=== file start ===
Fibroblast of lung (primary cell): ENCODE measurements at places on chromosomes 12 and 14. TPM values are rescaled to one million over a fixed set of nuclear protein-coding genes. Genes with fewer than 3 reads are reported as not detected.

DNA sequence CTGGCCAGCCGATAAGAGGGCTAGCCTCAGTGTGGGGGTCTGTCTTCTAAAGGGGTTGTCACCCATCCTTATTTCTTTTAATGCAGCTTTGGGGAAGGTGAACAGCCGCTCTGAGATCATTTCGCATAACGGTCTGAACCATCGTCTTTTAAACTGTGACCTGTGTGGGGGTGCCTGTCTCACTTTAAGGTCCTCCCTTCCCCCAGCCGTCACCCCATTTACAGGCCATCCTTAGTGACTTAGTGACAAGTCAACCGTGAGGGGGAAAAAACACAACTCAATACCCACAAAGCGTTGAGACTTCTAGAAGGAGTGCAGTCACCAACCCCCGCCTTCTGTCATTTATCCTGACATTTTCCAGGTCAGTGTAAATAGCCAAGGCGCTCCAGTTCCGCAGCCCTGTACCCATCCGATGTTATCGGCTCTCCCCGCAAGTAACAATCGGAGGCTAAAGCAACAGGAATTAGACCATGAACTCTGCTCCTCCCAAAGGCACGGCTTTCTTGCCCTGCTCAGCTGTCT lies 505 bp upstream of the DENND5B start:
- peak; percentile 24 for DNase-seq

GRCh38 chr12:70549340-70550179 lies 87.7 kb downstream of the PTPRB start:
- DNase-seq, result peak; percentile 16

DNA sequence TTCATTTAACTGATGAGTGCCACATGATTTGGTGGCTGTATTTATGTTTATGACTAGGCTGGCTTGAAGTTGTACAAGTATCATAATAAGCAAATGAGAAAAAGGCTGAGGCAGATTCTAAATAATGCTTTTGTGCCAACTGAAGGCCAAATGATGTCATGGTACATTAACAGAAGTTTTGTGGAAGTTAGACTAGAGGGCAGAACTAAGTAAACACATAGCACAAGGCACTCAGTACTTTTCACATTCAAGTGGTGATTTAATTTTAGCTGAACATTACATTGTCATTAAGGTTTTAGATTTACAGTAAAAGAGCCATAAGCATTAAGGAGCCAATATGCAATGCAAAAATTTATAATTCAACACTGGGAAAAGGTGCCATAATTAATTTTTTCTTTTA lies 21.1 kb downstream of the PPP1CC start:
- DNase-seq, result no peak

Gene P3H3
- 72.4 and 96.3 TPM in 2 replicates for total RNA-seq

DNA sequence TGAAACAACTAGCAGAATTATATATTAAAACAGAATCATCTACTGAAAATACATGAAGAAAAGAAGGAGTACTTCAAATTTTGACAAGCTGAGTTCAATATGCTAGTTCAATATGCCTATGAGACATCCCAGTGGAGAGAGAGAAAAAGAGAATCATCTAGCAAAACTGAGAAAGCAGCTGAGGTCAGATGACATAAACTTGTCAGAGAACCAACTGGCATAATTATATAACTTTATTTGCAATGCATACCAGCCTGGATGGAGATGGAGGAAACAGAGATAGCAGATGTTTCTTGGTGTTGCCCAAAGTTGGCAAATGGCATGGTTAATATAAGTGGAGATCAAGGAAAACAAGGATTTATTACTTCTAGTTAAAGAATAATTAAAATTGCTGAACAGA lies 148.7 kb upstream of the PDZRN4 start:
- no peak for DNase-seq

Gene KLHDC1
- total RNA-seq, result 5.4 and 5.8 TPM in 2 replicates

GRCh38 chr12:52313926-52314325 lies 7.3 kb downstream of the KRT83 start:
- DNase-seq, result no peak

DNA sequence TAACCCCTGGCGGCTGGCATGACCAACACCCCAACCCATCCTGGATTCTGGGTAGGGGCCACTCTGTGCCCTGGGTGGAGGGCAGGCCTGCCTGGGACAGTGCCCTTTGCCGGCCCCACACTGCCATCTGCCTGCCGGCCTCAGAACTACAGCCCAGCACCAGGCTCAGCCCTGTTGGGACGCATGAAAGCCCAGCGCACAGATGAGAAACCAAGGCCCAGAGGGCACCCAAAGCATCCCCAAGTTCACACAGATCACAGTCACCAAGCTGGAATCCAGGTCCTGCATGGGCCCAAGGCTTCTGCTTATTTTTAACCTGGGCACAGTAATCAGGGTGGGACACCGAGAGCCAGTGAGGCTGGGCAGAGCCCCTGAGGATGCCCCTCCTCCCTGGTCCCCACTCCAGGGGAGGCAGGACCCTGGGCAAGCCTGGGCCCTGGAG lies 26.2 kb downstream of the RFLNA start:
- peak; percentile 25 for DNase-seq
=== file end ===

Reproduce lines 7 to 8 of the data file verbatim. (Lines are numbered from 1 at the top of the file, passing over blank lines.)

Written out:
- DNase-seq, result no peak

Gene P3H3